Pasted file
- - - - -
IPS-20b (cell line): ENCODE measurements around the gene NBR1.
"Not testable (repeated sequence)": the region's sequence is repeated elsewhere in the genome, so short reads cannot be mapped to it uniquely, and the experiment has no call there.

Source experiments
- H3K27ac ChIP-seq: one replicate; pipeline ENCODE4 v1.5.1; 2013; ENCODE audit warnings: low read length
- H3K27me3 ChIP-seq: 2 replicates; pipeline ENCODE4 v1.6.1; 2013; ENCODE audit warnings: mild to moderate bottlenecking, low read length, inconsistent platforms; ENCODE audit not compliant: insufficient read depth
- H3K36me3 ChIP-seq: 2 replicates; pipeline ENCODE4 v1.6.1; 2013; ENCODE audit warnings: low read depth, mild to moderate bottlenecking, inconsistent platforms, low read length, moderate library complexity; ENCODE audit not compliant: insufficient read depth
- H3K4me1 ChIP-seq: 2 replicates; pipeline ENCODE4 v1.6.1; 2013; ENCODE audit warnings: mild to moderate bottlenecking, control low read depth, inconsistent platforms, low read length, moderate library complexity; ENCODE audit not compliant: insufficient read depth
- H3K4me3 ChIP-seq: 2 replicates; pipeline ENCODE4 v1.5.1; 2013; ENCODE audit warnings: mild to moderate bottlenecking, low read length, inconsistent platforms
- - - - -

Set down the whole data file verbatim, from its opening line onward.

IPS-20b (cell line): ENCODE measurements around the gene NBR1.
"Not testable (repeated sequence)": the region's sequence is repeated elsewhere in the genome, so short reads cannot be mapped to it uniquely, and the experiment has no call there.

Source experiments
- H3K27ac ChIP-seq: one replicate; pipeline ENCODE4 v1.5.1; 2013; ENCODE audit warnings: low read length
- H3K27me3 ChIP-seq: 2 replicates; pipeline ENCODE4 v1.6.1; 2013; ENCODE audit warnings: mild to moderate bottlenecking, low read length, inconsistent platforms; ENCODE audit not compliant: insufficient read depth
- H3K36me3 ChIP-seq: 2 replicates; pipeline ENCODE4 v1.6.1; 2013; ENCODE audit warnings: low read depth, mild to moderate bottlenecking, inconsistent platforms, low read length, moderate library complexity; ENCODE audit not compliant: insufficient read depth
- H3K4me1 ChIP-seq: 2 replicates; pipeline ENCODE4 v1.6.1; 2013; ENCODE audit warnings: mild to moderate bottlenecking, control low read depth, inconsistent platforms, low read length, moderate library complexity; ENCODE audit not compliant: insufficient read depth
- H3K4me3 ChIP-seq: 2 replicates; pipeline ENCODE4 v1.5.1; 2013; ENCODE audit warnings: mild to moderate bottlenecking, low read length, inconsistent platforms